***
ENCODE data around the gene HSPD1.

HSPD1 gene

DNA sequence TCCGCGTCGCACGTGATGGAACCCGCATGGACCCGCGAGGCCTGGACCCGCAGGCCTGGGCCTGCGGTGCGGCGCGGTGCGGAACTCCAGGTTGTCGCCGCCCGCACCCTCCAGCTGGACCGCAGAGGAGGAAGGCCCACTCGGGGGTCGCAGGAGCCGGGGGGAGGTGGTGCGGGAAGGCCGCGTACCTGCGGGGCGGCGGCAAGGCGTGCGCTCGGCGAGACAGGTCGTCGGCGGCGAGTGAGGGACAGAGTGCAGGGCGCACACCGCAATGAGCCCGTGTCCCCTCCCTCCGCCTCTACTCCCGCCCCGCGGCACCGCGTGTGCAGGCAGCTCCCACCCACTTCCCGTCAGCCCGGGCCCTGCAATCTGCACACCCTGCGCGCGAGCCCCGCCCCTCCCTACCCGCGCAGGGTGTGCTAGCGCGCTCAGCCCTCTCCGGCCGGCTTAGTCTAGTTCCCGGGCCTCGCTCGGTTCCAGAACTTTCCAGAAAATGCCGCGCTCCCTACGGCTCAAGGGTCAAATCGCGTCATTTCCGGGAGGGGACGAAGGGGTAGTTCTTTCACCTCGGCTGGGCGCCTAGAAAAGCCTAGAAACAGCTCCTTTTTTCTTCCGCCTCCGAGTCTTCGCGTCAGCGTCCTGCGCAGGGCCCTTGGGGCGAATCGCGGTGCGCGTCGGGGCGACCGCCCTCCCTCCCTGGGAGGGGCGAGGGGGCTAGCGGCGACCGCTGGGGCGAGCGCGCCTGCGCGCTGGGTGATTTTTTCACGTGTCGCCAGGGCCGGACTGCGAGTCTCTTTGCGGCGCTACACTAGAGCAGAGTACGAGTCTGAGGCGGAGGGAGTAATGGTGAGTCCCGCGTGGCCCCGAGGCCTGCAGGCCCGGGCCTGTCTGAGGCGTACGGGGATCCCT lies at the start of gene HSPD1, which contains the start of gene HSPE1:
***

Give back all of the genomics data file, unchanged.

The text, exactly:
ENCODE data around the gene HSPD1.

HSPD1 gene

DNA sequence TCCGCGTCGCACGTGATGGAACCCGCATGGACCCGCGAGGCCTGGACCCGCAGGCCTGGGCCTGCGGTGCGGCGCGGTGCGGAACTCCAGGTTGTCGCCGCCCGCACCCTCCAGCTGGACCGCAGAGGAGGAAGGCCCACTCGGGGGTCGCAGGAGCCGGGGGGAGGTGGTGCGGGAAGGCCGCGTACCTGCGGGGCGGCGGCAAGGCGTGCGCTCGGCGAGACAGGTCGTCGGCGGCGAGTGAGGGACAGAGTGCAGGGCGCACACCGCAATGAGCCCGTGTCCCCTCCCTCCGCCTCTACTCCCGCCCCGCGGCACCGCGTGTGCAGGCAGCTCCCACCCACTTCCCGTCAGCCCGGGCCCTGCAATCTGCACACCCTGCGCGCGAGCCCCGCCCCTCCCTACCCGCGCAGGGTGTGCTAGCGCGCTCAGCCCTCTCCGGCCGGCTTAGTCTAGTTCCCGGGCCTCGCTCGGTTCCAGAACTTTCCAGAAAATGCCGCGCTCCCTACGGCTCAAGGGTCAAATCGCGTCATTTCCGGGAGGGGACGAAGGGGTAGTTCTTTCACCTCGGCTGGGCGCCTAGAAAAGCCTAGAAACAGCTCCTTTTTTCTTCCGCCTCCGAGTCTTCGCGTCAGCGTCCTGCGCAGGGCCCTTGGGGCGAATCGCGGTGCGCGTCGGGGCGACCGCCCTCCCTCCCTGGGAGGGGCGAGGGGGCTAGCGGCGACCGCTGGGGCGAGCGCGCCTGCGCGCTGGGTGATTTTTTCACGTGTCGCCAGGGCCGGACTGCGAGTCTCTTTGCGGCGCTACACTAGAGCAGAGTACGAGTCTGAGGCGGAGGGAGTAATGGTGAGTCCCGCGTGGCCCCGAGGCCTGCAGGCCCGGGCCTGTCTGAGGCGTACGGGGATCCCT lies at the start of gene HSPD1, which contains the start of gene HSPE1: